Aboriginal art, too, forms a link between the earthly and spiritual worlds, as well as the present and past and the people and their land. Because the Aborigines have no written language, they have always used art to tell stories that would educate future generations about their culture, Kate explains, shining a flashlight on the rock art images. Most of these stories are based on Dreamtime myths, which for millennia have inspired ceremonial rock, body, and ground paintings as well as more contemporary art forms like the eucalyptus bark paintings that Aboriginal artists from Arnhem Land are making today. The Dreamtime myths describe the origins of the land, whose flora, fauna, and topographical features were laid down as dreaming tracks, or "songlines," by the spiritual ancestors, who sang their way across Australia in a dreaming state.
"Each totemic ancestor, while traveling through the country, was thought to have scattered a trail of words and musical notes along the line of his footprints," Bruce Chatwin wrote in The Songlines. "There was hardly a rock or creek in the country that could not or had not been sung." Each feature of the landscape, therefore, has its own story about how it came into existence, depending on which ancestor, whether Kangaroo, Lizard, or Rainbow Serpent, for example, walked that way.
The Aborigines have always believed that the earth is both sacred and perfect, and should therefore be left untouched, as it was in the Dreamtime. Their spiritual connection to it and the gods stretches back to the time of creation, for each Aborigine belongs to a clan associated with a particular totemic species and its related metaphysical ancestor. "The man who went 'Walkabout' was making a ritual journey," Chatwin wrote. "He trod in the footprints of his Ancestor. He sang the Ancestor's stanzas without changing a word or note—and so recreated the Creation." In this sense, Aboriginal songs contain within them a "moral universe ... in which the structures of kinship reach out to all living men, to all his fellow creatures, and to the rivers, the rocks and the trees."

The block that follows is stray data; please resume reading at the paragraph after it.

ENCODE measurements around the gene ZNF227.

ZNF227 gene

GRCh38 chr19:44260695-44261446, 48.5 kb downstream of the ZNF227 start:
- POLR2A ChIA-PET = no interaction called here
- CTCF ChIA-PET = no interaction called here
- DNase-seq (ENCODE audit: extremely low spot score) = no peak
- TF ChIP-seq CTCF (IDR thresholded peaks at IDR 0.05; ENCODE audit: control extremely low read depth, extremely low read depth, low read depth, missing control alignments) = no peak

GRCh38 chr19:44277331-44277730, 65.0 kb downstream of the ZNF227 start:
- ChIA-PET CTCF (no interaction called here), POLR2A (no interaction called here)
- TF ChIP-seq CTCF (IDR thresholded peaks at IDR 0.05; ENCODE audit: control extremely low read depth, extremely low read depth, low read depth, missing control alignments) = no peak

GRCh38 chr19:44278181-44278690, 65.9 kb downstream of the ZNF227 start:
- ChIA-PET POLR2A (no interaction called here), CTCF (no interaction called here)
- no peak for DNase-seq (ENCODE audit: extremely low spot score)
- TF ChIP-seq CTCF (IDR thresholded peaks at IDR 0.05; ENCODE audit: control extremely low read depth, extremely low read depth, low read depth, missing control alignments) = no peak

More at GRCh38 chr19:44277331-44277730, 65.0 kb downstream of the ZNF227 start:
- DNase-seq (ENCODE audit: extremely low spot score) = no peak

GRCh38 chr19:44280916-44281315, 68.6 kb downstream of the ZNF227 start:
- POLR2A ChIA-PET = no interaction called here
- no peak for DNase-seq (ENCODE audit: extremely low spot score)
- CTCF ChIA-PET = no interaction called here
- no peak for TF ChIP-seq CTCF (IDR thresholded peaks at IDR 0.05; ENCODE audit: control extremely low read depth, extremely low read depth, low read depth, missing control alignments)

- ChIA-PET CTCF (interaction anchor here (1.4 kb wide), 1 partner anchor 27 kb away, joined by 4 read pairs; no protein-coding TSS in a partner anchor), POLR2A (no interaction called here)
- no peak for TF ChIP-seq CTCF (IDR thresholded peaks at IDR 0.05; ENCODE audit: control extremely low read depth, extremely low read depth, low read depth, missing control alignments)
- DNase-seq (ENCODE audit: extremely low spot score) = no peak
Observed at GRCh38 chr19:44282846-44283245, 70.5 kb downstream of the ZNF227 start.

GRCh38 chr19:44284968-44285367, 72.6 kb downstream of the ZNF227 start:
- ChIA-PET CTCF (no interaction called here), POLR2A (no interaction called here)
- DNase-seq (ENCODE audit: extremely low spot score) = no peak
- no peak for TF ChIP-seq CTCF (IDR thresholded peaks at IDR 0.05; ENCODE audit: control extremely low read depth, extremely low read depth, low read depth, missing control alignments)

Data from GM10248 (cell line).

As an expression of this intricate web of connection, Aboriginal art likewise opens a door to a numinous, moral universe. Kate tells us that the word painting in many Aboriginal languages translates to "my country." As in ritual ceremonies, where Dreamtime myths are sung, enacted, and danced in heightened, hallucinatory states of awareness, Aboriginal artists often enter a trance-like state to "sing" their paintings into being, singing the dreaming stories that describe the creation of the land as they paint.
I think about how artistic endeavors in our culture can originate as much from an impulse to reveal and inspire as from one's own personal needs and ambitions. Our emphasis on individual achievement over communal continuity often breeds more isolation than connection, seducing us into a cultural trance of separation from each other, nature, and a higher spiritual order. By associating themselves with their ancestor gods, Aboriginal artists acknowledge and honor their own divinity. How often I have forgotten to do the same.
"One of the main purposes of an image still lies in the act of creation, which regenerates the powers of the ancestral beings and sacred totems," Kate says, explaining that much of the iconography of Aboriginal art is sacred, involving multiple layers of meaning associated with initiation and ceremony. I quickly jot notes. When I look up, I notice that Trish is pacing at a distance from the cave paintings. She appears nervous and distracted. What's going on?